Comment by Karthi Kannan — April 24, 2006 @ 2:38 pm

  3. Indira:

    Sorry to hear about the avakai story. Hopefully next time you will be able to get good avakai mangoes!

    That pulihora btw, looks yummy. My mom makes mango and coconut pulihora but she doesn’t grind them together. She just grates them seperately and then does it the same way sauteeing and mixing it with rice. I will have to try this new method next time.

    Indira replies:
    Otherwise I’d have never tried this new recipe, so no loss. :)
    If I had more patience, I’d have had done that exactly like you mentioned. Instead I chose the easy route, grinded the whole thing. Adding the mustard powder gives this pulihota, special, unique taste. Try it, LC. I am sure you are going to be surprised like me about how good it tastes.

    Comment by Luv2cook — April 24, 2006 @ 2:45 pm

  4. I am going to try this out today. I bought mangoes yesterday for JFI, and have one more to spare for any other recipe. Thank you for the recipe.
    Archana

    Indira replies:
    Looking forward to your participation in JFI, Archana.
    and You are welocme.:)

    Comment by Archana — April 24, 2006 @ 3:00 pm

  5. Hi Indira ,
    Very nice. I will definetly try this pulihora. Photos are really good.
    Thank You.
    Vineela

    Indira replies:
    Thanks Vineela, give it a try and let me know how you like it.

    Comment by vineela krishna — April 24, 2006 @ 3:15 pm

  6. Ohmygod Indira..I had the same experience with my mango (and for Jihva too)! I thought such a vivid green couldnt possibly be ripe and they were all yellow flesh inside :-(
    I made mango salsa out of mine, went to another store, picked up a green mango and made the dish I wanted. I was lucky the second time around. Cant wait for May 1 :-)

    Indira replies:
    Tell me about it. I was so bummed yesterday.:)
    Mango salsa - yum!
    I am verymuch excited already for May 1st and that’s going to be our solidarity day.(May 1st) :)

    Comment by Ashwini — April 24, 2006 @ 3:42 pm

  7. Hi Indira, my mother-in-law told me about this mango-coconut combination the last time I talked to her about your mango pulihora…and well, here you are with the recipe..thank you! I’m definitely going to make this soon…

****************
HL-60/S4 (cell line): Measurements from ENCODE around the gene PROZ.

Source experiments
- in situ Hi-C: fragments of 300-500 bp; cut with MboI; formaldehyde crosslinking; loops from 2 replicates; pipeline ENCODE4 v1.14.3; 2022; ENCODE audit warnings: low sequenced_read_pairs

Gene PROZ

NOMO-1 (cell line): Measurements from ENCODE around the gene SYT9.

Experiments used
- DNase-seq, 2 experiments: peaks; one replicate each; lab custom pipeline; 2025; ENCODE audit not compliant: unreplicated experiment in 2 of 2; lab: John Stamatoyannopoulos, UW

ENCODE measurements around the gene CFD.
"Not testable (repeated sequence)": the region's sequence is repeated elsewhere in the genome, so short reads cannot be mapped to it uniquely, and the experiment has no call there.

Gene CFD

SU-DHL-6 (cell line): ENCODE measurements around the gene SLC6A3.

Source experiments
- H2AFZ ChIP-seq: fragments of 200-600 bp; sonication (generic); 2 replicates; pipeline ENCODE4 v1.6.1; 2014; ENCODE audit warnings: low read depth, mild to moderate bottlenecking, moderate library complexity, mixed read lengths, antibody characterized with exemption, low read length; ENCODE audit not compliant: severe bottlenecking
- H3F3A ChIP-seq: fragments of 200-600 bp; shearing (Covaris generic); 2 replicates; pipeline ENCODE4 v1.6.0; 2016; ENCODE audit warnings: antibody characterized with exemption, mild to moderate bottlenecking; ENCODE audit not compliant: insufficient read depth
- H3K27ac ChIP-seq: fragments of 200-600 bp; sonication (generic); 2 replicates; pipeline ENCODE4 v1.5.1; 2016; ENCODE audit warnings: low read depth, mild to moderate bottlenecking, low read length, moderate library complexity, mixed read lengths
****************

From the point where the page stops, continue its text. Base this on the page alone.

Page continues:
Indira replies:
    Hi Nabeela, where are you from?
    I read your comment about parappu usli, sorry to hear about what happened. Stuff like that happens, don’t give up and try, try again until you perfect, that’s the way I learned my cooking. And blaming it on recipe or me, won’t do you any good.
    Once in a while, going out for dinner is a good thing. I hope you had a lovely evening.

    Comment by Nabeela — April 24, 2006 @ 4:17 pm

  8. Indira, I tried your mango pulihora and turned out so tasty. I got mangoes this week to do the recipe again. You have come up with another recipe with mango and coconut. Going to try this week:)

    Indira replies:
    This version tastes even better, Priya. Give it a try. Mustard powder, coconut, rawmango are so good together.

    Comment by Priya — April 24, 2006 @ 5:33 pm

  9. Oohhh Indira i felt your pain… Please do share the avakaaya recipe,, I live of Priya pickles and would love to try it at home…

    Your alternate recipe looks wonderful….

    **Anu**

    Indira replies:
    Thanks Anu. I’ll certainly post the recipe one of these days.:)

    Comment by AnuShah — April 24, 2006 @ 5:43 pm

  10. Your site is the most awesome site ever. Keep up the good work. I love how you have pictures of the ingredients. Before and After pictures its awesome.

    - Rahul

    Indira replies:
    Thanks!

    Comment by Rahul — April 24, 2006 @ 7:17 pm

  11. That’s a different variety of mango, which has been showing up here in the states only the last few years. I’ve heard the name but don’t remember it right now. As you found out, the skin remains green when they ripen, although they sometimes develop a bit of an yellow-ish blush. The more significant difference is that they’re less fibrous than the typical import mango, although not quite as creamy as those comma-shaped ones. (Sorry, I don’t remember the name of that variety either!)